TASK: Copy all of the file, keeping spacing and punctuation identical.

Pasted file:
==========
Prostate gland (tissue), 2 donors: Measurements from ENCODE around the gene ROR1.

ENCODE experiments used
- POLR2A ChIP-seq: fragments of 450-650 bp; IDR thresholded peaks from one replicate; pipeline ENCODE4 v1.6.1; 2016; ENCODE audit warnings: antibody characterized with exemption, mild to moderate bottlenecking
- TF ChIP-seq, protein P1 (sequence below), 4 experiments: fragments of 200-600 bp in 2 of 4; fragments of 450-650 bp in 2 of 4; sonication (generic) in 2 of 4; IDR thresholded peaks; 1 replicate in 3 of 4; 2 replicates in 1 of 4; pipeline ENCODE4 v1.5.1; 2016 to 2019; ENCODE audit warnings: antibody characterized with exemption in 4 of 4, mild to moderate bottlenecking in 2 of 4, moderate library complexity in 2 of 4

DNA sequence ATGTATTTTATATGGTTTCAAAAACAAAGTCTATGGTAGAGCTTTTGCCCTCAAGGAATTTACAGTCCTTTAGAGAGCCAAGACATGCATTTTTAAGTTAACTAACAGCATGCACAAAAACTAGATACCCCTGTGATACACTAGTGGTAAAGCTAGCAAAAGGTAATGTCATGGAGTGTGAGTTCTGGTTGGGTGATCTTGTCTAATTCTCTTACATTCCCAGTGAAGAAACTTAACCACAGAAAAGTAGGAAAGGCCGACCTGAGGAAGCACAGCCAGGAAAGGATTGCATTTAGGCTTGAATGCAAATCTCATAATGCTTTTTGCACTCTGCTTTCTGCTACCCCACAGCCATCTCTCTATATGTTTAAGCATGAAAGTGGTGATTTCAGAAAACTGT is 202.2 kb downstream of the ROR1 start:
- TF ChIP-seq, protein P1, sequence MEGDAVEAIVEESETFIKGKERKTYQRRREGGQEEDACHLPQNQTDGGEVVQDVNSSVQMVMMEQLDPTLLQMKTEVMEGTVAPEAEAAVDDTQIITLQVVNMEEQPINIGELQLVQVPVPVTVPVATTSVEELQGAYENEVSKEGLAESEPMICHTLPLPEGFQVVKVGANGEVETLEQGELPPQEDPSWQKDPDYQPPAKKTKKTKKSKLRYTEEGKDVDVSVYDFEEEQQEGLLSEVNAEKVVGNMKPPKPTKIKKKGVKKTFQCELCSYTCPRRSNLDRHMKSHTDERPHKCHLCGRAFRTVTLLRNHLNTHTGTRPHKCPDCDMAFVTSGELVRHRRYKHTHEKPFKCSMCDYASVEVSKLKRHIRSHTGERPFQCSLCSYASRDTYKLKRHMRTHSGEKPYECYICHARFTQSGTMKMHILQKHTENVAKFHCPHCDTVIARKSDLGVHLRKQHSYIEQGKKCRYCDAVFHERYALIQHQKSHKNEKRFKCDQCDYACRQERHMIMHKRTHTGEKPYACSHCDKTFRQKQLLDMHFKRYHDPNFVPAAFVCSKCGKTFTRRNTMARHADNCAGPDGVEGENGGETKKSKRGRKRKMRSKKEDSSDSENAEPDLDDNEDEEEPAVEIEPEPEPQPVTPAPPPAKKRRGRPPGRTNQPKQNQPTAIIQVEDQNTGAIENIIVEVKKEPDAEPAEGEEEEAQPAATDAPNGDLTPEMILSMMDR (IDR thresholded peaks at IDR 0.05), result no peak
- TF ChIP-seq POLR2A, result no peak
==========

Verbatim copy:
Prostate gland (tissue), 2 donors: Measurements from ENCODE around the gene ROR1.

ENCODE experiments used
- POLR2A ChIP-seq: fragments of 450-650 bp; IDR thresholded peaks from one replicate; pipeline ENCODE4 v1.6.1; 2016; ENCODE audit warnings: antibody characterized with exemption, mild to moderate bottlenecking
- TF ChIP-seq, protein P1 (sequence below), 4 experiments: fragments of 200-600 bp in 2 of 4; fragments of 450-650 bp in 2 of 4; sonication (generic) in 2 of 4; IDR thresholded peaks; 1 replicate in 3 of 4; 2 replicates in 1 of 4; pipeline ENCODE4 v1.5.1; 2016 to 2019; ENCODE audit warnings: antibody characterized with exemption in 4 of 4, mild to moderate bottlenecking in 2 of 4, moderate library complexity in 2 of 4

DNA sequence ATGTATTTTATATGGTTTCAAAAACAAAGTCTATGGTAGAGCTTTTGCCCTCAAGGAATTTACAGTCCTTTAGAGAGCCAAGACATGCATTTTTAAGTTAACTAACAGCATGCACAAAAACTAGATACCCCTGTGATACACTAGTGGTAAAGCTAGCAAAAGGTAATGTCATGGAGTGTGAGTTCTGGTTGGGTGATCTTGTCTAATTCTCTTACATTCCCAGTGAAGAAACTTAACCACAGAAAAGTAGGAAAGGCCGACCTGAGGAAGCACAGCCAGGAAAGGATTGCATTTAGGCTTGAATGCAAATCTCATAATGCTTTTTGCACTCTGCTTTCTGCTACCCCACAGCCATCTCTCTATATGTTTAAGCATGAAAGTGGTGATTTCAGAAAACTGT is 202.2 kb downstream of the ROR1 start:
- TF ChIP-seq, protein P1, sequence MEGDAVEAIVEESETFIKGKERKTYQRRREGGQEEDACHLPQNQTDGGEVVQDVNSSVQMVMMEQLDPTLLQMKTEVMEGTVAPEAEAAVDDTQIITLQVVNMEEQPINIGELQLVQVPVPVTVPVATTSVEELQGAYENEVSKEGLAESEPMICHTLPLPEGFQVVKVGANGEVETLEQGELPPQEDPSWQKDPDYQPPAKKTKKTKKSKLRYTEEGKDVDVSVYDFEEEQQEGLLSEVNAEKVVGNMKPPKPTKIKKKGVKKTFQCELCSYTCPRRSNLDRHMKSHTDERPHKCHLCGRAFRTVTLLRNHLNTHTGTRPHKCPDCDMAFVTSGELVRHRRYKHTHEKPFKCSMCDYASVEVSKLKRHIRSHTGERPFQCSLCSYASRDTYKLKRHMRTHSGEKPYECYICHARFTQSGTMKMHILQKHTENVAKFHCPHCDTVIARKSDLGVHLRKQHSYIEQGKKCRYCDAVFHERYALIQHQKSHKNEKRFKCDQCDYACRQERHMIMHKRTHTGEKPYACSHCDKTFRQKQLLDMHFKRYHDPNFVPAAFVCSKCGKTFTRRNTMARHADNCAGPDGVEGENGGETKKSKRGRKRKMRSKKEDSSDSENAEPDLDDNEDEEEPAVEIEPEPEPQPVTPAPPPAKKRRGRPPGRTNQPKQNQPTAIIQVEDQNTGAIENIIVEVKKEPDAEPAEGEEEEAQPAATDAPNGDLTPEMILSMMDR (IDR thresholded peaks at IDR 0.05), result no peak
- TF ChIP-seq POLR2A, result no peak